Right-wing media have attempted to defend Republicans in the House of Representatives who voted for the AHCA -- a previous version of which was expected to strip health insurance coverage from up to 24 million Americans -- by pushing the misleading idea that those without medical coverage can just go to the emergency room. On the May 7 edition of Fox Broadcasting’s Fox News Sunday, former Republican Speaker of the House Newt Gingrich dismissed late-night comedian Jimmy Kimmel’s heartfelt plea that no child should go without health care on account of their family’s finances, denouncing what he called the “mythology of the left” and claiming hospitals will treat a sick person regardless of their ability to pay. On the May 8 edition of Fox News’ Happening Now, The Blaze’s Lawrence Jones pushed the same narrative that those without health insurance can access care at emergency rooms when he attempted to defend Rep. Raul Labrador’s (R-ID) comments at a town hall that “nobody dies because they don’t have access to health care.” This narrative even made it’s way onto the May 9 edition of MSNBC’s Morning Joe, where host Joe Scarborough claimed that “we already have universal health care coverage; the problem is that so much of it is driven by emergency room visits.”

    Hospital emergency rooms have been required to provide care for the uninsured since the Emergency Medical Treatment and Labor Act (EMTALA) was enacted in 1986, but the provider is required only to “stabilize a patient within its capacity.” EMTALA does not mandate that a hospital provide full medical treatments to an uninsured patient, only that “patients receive appropriate emergency care.” Aaron Carroll, a professor of pediatrics at the Indiana University School of Medicine, explained in a blog post that EMTALA requires only treatment of an emergency situation, not provision of the regular life-saving treatment necessary for many illnesses, such as diabetes:

    Over 25 million people in the United States have diabetes, requiring regular access to medication to stay alive. They can’t get insulin in an emergency room. They can’t get needed eye exams or kidney function tests in the emergency room. They can’t get a checkup in the emergency room. But once they go into hypoglycemic shock or once their feet become gangrenous, then they can get examined and treated. Does that sound like access to health care?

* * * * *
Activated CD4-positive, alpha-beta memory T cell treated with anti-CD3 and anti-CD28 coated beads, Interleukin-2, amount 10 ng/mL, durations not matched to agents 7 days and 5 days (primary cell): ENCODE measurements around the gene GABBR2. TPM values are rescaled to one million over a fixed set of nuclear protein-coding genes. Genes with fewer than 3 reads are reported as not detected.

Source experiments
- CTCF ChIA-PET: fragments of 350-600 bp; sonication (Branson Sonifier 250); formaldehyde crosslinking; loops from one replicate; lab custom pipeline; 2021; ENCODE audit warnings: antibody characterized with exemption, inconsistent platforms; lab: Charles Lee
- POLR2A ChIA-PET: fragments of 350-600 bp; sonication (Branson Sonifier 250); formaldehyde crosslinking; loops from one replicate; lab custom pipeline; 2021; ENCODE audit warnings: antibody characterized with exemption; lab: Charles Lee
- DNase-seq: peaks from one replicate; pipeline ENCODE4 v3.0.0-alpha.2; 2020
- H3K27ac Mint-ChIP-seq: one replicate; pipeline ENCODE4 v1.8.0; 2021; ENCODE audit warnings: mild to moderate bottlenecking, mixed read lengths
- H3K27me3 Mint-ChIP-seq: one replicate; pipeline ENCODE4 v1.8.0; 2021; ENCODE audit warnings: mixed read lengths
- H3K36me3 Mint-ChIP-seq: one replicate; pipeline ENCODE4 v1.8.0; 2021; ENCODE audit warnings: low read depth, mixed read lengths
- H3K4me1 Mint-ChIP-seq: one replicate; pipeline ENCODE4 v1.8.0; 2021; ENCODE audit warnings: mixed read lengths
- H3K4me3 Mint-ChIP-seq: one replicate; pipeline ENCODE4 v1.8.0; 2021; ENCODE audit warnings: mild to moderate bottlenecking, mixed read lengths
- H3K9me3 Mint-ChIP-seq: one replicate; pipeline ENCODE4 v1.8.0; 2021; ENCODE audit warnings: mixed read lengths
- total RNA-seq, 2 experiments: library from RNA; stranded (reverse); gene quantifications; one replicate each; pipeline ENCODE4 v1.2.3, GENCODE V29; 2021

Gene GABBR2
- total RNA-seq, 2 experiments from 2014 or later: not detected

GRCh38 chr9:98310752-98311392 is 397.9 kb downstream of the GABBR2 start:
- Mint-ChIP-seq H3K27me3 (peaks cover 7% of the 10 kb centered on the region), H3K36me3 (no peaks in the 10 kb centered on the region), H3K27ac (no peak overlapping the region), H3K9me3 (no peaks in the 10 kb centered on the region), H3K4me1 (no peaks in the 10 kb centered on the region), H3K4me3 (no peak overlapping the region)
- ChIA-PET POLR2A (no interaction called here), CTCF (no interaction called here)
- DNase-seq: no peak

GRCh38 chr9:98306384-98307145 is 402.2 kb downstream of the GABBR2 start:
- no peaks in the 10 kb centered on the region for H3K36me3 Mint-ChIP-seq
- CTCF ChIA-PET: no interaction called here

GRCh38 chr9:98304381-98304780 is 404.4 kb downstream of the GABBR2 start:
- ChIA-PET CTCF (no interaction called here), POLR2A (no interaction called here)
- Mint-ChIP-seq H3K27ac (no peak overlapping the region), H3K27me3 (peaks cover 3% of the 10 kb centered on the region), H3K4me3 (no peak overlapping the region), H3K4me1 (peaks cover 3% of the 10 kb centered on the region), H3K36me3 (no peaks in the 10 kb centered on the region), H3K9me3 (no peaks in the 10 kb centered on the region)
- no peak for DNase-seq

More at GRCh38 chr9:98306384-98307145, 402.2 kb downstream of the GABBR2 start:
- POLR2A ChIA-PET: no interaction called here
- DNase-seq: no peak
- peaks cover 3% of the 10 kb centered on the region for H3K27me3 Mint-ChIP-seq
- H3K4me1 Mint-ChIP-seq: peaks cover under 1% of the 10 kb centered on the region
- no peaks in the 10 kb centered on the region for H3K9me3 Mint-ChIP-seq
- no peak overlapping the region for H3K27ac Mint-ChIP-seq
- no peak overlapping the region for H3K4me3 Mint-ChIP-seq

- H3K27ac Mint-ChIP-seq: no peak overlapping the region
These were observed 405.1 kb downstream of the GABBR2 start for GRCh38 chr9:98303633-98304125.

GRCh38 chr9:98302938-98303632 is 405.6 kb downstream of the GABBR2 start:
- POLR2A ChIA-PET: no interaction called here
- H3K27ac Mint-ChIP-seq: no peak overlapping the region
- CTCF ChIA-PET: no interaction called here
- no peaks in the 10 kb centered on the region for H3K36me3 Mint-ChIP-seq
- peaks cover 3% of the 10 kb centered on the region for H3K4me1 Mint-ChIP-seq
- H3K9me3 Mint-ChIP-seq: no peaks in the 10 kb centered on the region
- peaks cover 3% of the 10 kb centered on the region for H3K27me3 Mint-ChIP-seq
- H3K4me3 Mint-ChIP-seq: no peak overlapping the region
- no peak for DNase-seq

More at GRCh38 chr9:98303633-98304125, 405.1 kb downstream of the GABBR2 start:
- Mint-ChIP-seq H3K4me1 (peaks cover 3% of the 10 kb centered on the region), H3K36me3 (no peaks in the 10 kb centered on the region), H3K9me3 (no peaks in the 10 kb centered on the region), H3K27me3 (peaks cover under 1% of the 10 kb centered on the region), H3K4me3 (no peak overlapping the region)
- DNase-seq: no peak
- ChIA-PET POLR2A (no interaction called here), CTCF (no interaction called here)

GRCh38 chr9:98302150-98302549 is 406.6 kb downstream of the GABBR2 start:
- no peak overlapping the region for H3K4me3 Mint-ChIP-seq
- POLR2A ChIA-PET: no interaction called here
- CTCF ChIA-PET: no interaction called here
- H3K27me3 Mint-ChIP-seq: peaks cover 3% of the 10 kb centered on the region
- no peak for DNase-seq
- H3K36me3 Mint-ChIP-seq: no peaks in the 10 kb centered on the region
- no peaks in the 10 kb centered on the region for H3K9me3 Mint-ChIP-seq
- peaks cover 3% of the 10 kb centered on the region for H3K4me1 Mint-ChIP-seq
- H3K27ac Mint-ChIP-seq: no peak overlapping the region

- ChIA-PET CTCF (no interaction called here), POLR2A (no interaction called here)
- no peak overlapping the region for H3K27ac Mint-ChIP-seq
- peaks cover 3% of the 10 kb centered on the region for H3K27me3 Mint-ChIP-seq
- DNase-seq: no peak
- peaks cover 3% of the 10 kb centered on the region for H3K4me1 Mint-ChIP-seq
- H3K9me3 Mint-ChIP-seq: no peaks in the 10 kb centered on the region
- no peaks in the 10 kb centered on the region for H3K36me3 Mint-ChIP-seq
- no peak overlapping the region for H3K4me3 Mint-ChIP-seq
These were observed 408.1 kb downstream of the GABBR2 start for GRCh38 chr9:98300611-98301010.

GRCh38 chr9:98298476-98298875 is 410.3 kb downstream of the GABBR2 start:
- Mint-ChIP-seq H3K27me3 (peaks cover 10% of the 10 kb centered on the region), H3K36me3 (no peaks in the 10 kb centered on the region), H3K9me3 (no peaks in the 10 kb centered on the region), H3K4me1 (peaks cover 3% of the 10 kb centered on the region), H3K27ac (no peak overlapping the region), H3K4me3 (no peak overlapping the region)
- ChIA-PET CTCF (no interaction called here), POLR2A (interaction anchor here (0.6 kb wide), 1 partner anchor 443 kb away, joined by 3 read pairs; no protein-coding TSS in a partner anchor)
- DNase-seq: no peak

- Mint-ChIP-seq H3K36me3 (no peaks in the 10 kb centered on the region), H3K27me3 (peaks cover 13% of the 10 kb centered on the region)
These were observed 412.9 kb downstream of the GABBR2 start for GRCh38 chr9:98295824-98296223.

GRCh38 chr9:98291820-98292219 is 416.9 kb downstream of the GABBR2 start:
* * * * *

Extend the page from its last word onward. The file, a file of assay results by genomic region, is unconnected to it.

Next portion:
Emergency rooms are designed to treat emergencies, not provide care for all health conditions, and they are a costly alternative to seeking treatment at a doctor’s office for a minor illness or injury. Since the passage of Affordable Care Act (ACA), more low-income Americans have had access to health insurance and, with it, regular preventative services. In fact, states that accepted the ACA’s expansion of Medicaid found new enrollees took advantage of this new access and were 62.9 percent more likely to visit a general care physician. Low-income Americans are now less likely to face crushing medical debt thanks in part to not having to bear the uninsured cost of emergency room visits and catastrophic care, which was the case for millions of Americans before the ACA became law. Dismantling the ACA, as columnist Michael Hiltzik explained in the Los Angeles Times, would put millions at risk of losing access to care and possibly facing medical bankruptcy once again.

    During the May 8 edition of ABC's Jimmy Kimmel Live, Kimmel responded directly to Gingrich’s absurd emergency room claims by explaining that emergency care is often just one part of a patient’s treatment. Kimmel noted that his son has had “a dozen doctors appointments” since his initial emergency, along with numerous ancillary costs associated with his treatments, which “Newt forgot to mention.” The back-and-forth between Gingrich and Kimmel became a story unto itself, and it was the subject of a panel segment on the May 9 edition of CNN’s New Day, in which co-host Chris Cuomo reiterated that an emergency room is not the appropriate place to treat all of a person’s health care needs:

  • After Enabling Trump, Right-Wing Media Campaign For Marine Le Pen

    ››› ››› BOBBY LEWIS

    United States right-wing media figures have rallied behind “far-right populist” Marine Le Pen in France’s presidential election by endorsing her, positively comparing her to President Donald Trump, and attacking her opponent Emmanuel Macron with anti-Semitic smears and comparisons to former President Barack Obama.

  • Right-Wing Media Figures Want Trump To Shut Down The Government So They Can Blame Democrats

    ››› ››› NINA MAST